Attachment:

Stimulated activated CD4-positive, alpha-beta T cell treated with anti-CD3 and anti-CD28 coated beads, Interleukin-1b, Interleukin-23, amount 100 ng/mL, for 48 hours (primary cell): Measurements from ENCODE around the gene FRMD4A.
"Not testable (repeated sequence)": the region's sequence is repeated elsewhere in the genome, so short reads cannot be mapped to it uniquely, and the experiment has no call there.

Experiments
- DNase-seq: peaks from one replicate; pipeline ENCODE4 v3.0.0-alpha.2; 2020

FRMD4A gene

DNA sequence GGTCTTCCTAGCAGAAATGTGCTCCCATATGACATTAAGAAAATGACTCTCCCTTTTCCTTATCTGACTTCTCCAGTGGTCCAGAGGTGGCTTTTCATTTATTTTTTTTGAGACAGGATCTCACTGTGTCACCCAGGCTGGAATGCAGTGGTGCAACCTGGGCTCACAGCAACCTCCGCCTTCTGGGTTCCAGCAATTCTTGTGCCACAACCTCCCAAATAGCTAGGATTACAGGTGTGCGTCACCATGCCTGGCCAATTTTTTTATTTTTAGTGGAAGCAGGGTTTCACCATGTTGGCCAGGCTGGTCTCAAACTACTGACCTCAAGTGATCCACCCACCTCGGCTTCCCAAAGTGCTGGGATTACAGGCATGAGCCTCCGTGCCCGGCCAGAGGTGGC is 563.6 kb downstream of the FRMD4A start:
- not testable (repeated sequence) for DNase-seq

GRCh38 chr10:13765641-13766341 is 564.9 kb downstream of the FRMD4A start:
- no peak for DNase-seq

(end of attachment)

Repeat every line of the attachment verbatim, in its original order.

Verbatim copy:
Stimulated activated CD4-positive, alpha-beta T cell treated with anti-CD3 and anti-CD28 coated beads, Interleukin-1b, Interleukin-23, amount 100 ng/mL, for 48 hours (primary cell): Measurements from ENCODE around the gene FRMD4A.
"Not testable (repeated sequence)": the region's sequence is repeated elsewhere in the genome, so short reads cannot be mapped to it uniquely, and the experiment has no call there.

Experiments
- DNase-seq: peaks from one replicate; pipeline ENCODE4 v3.0.0-alpha.2; 2020

FRMD4A gene

DNA sequence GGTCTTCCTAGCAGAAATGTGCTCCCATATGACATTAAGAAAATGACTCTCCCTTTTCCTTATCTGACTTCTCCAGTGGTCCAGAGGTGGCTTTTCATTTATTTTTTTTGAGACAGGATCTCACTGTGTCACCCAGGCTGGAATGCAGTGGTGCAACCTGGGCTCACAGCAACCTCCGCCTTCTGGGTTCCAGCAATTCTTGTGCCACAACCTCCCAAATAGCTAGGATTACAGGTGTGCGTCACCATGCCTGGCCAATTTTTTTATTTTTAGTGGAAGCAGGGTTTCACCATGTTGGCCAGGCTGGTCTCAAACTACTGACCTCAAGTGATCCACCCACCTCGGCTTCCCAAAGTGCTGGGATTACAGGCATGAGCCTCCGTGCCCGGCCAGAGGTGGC is 563.6 kb downstream of the FRMD4A start:
- not testable (repeated sequence) for DNase-seq

GRCh38 chr10:13765641-13766341 is 564.9 kb downstream of the FRMD4A start:
- no peak for DNase-seq